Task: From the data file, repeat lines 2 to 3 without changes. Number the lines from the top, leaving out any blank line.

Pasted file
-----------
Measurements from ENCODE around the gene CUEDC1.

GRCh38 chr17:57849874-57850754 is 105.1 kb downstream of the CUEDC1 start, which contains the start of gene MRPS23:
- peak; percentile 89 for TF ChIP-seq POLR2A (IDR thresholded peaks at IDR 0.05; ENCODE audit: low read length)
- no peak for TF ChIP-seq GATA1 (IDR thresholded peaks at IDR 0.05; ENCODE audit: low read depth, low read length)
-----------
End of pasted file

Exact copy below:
GRCh38 chr17:57849874-57850754 is 105.1 kb downstream of the CUEDC1 start, which contains the start of gene MRPS23:
- peak; percentile 89 for TF ChIP-seq POLR2A (IDR thresholded peaks at IDR 0.05; ENCODE audit: low read length)